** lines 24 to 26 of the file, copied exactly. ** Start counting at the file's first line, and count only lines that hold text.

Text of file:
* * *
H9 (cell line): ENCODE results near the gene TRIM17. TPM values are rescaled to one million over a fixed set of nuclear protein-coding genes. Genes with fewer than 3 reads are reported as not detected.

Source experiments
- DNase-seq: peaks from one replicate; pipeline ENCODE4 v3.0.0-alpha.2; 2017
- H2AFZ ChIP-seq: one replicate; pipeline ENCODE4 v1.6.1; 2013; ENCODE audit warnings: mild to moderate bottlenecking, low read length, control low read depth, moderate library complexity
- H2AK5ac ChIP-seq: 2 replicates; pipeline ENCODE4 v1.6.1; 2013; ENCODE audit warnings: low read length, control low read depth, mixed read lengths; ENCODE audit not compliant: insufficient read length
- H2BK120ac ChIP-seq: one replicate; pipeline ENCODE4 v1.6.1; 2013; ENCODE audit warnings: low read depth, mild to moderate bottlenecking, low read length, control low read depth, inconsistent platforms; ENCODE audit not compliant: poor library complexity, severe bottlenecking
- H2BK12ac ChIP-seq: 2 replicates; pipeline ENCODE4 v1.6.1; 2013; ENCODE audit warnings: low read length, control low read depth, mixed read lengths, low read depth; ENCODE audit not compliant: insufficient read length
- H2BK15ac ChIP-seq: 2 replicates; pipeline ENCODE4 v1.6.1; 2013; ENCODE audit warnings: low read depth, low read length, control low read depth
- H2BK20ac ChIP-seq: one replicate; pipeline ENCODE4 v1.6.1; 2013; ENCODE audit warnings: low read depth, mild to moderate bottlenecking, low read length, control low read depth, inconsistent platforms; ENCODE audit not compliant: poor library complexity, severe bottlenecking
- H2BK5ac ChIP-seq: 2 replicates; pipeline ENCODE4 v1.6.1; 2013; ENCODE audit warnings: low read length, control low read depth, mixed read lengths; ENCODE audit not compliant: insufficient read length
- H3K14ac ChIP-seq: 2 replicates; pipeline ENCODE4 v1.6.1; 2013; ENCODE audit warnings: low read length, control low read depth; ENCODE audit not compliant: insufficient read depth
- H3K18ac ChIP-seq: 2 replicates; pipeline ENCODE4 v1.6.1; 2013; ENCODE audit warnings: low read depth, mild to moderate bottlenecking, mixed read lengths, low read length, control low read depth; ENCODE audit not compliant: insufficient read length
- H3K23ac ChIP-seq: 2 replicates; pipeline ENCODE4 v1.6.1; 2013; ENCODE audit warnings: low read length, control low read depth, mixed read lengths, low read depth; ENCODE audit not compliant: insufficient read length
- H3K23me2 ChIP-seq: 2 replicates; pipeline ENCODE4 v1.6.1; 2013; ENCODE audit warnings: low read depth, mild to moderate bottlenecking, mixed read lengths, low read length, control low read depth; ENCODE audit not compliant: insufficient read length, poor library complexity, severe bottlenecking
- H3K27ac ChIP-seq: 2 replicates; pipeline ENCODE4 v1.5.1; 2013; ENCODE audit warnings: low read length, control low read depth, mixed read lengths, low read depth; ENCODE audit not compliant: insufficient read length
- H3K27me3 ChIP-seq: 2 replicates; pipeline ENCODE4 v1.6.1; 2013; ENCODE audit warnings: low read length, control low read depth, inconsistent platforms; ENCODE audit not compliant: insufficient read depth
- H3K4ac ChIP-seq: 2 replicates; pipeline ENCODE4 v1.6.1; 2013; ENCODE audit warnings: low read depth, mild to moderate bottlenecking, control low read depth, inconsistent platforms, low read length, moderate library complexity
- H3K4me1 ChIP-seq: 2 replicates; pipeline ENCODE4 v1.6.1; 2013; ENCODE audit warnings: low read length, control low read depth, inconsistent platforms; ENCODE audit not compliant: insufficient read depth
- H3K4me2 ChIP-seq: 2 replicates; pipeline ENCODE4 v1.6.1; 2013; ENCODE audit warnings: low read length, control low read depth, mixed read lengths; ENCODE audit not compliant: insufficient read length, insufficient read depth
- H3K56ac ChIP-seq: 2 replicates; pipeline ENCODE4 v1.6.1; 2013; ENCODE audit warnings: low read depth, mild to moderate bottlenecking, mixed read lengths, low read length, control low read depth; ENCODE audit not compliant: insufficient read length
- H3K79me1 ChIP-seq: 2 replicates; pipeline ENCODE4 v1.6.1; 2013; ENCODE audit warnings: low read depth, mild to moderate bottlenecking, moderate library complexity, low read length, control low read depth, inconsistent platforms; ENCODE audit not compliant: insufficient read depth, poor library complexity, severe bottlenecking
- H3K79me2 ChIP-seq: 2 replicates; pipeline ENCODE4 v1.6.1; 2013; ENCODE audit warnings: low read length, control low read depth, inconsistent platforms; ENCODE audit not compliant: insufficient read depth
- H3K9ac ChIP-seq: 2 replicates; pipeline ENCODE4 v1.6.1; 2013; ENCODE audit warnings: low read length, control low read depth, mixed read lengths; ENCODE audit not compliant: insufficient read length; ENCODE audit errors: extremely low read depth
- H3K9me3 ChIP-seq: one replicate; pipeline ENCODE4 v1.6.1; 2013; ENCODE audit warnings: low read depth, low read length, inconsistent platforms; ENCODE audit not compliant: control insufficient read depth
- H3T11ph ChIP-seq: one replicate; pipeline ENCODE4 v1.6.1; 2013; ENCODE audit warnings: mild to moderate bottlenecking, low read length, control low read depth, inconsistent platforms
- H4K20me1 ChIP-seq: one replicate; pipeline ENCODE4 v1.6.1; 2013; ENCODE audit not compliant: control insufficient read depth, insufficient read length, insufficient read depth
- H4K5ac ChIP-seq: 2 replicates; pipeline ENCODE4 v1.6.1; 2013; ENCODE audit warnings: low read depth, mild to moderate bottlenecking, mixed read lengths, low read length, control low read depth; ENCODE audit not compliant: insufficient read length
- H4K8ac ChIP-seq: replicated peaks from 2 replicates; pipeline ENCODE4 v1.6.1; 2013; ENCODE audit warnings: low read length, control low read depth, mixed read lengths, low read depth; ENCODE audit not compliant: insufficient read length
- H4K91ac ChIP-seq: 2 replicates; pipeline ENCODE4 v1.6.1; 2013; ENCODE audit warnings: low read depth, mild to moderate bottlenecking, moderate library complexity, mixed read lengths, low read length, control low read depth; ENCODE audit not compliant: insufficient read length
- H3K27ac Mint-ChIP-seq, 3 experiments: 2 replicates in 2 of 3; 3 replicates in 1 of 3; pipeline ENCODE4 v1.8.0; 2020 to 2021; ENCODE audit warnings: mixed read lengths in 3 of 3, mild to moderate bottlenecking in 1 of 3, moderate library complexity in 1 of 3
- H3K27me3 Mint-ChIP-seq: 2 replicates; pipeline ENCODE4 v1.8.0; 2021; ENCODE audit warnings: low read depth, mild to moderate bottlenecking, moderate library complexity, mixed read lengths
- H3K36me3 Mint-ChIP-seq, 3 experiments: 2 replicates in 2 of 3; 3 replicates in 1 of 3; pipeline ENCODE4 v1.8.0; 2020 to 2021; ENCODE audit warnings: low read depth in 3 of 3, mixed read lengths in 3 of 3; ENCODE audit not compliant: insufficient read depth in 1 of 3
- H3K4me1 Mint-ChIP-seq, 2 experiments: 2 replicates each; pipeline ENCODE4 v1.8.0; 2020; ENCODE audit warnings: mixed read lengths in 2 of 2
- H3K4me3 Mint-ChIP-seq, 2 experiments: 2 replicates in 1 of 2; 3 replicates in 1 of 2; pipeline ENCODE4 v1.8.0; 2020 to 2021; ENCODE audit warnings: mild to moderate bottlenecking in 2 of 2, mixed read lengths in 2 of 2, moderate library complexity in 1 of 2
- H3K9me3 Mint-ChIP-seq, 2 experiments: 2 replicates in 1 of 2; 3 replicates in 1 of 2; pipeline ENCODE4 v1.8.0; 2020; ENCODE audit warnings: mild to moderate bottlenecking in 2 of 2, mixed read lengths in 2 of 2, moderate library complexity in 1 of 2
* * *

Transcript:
- H3K9me3 ChIP-seq: one replicate; pipeline ENCODE4 v1.6.1; 2013; ENCODE audit warnings: low read depth, low read length, inconsistent platforms; ENCODE audit not compliant: control insufficient read depth
- H3T11ph ChIP-seq: one replicate; pipeline ENCODE4 v1.6.1; 2013; ENCODE audit warnings: mild to moderate bottlenecking, low read length, control low read depth, inconsistent platforms
- H4K20me1 ChIP-seq: one replicate; pipeline ENCODE4 v1.6.1; 2013; ENCODE audit not compliant: control insufficient read depth, insufficient read length, insufficient read depth